Control of nucleic acid and protein synthesis in developing brain, kidney, and heart of the neonatal rat: effects of alpha-difluoromethylornithine, a specific, irreversible inhibitor of ornithine decarboxylase.
Ornithine decarboxylase (ODC) and the polyamines are thought to play a role in maturation of mammalian tissues. Daily postnatal administration of alpha-difluoromethylornithine (DFMO, a specific inhibitor of ODC) to newborn rats caused organ-specific deficits in tissue weight gain, with brain and kidney as the major targets. Subnormal organ weights were associated with deficits in the levels of nucleic acids and proteins in the affected tissues, and examination of the synthetic rates of DNA ([3H]thymidine incorporation), RNA ([3H]uridine incorporation) and protein ([14C]leucine incorporation) confirmed that macromolecule synthesis was inhibited in DFMO-treated pups. The time of onset of effect of DFMO on the synthesis of nucleic acids and proteins was the same as that reported for depletion of polyamines by this treatment. Potential adverse effects of DFMO on cell survival were also assessed by labeling DNA with [3H]thymidine on day 3 and examining retention of label 12 days later; DFMO did not cause an increase in cell death. In contrast to the sensitivity of brain and kidney to postnatally administered DFMO, development of cardiac tissue was relatively resistant to growth inhibition despite polyamine depletion. The organ specificity of effect of DFMO results, in part, from the different timetables for cellular events in tissue development displayed by each organ type; administration of DFMO earlier in development (during days 15 to 17 of gestation) did produce deficiencies in cardiac growth and nucleic acid levels similar to those which had been seen for brain and kidney. These data support the view that polyamines play a key role in cell replication, differentiation and growth during critical periods of mammalian organ development through their regulation of DNA, RNA, and protein synthesis.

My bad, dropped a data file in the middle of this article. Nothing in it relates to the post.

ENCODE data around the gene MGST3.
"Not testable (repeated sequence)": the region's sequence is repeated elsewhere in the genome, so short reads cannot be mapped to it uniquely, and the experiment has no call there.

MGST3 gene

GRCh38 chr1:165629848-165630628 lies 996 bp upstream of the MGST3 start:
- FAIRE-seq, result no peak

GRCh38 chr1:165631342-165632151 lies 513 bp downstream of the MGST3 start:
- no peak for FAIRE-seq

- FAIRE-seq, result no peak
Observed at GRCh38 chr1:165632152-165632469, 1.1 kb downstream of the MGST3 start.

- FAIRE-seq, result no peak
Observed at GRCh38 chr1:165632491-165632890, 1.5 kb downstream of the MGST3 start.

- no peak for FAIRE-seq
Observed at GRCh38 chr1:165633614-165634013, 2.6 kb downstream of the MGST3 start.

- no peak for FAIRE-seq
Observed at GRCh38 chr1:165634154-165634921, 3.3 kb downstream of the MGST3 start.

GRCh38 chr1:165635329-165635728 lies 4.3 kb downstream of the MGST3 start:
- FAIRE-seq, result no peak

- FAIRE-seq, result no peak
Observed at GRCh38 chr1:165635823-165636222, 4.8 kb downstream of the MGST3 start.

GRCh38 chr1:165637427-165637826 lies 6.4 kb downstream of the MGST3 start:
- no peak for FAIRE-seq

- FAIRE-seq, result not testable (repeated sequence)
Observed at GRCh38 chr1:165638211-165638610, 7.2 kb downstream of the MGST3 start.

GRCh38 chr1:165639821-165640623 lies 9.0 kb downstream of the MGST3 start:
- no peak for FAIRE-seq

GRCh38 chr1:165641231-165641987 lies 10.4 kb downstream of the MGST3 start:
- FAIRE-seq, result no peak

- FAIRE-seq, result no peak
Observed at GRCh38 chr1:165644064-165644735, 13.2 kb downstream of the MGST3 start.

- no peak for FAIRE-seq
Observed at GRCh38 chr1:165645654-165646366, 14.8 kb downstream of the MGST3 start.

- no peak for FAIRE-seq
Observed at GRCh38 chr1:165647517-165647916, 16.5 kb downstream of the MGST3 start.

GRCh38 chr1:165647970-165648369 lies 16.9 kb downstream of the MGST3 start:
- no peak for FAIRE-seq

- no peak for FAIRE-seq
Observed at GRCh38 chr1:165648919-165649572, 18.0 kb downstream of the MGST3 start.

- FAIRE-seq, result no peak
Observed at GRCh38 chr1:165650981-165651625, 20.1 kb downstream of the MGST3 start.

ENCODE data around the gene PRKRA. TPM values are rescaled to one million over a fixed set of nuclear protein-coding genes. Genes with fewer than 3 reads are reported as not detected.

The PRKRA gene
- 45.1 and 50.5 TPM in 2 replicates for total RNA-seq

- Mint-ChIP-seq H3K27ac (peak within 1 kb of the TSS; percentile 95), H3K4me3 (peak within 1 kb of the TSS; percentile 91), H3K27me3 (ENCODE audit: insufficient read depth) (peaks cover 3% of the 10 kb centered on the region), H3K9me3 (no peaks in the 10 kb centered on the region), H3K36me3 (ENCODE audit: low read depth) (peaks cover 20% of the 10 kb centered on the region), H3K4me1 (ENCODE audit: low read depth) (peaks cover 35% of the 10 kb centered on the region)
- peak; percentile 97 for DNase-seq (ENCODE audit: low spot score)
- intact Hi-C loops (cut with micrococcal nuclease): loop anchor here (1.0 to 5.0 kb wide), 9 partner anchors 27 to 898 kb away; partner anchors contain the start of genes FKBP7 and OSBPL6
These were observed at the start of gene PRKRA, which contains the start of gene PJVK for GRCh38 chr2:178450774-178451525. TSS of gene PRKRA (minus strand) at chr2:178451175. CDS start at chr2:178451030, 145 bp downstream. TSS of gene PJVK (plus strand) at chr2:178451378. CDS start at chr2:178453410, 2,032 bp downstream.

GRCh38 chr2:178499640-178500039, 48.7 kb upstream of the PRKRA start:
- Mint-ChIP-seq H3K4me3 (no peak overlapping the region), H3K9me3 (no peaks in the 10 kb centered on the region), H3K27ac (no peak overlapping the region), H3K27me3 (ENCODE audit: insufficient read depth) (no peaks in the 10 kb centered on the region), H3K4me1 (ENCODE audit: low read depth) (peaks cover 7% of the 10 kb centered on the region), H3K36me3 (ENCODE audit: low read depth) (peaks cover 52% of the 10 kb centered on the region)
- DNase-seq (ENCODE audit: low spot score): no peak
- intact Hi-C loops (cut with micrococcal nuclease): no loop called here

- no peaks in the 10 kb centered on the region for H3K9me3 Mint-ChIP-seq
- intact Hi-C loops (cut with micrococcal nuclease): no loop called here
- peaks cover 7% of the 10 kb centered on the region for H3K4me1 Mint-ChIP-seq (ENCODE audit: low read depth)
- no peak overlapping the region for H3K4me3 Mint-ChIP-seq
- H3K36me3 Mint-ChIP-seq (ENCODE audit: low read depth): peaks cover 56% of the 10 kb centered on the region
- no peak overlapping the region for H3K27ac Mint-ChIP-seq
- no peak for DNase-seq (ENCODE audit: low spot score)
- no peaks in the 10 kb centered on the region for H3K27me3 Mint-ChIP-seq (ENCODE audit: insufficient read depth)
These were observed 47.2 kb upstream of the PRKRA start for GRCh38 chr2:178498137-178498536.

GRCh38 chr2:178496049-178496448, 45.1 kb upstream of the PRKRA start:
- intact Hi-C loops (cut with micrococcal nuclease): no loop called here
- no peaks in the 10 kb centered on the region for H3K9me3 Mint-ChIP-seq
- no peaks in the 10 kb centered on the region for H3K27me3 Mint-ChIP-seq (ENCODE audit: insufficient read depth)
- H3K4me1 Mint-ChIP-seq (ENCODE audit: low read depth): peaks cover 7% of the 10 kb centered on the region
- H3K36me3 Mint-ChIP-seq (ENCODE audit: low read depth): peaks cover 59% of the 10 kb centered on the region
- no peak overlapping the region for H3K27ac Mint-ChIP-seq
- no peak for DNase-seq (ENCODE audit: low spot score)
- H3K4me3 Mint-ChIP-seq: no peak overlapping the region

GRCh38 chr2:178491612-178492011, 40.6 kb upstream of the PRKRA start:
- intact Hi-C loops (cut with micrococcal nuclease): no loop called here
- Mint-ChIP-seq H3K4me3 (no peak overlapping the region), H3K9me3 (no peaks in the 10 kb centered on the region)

Slotkin, TA; Persons, D; Slepetis, RJ; Taylor, D; Bartolome, J
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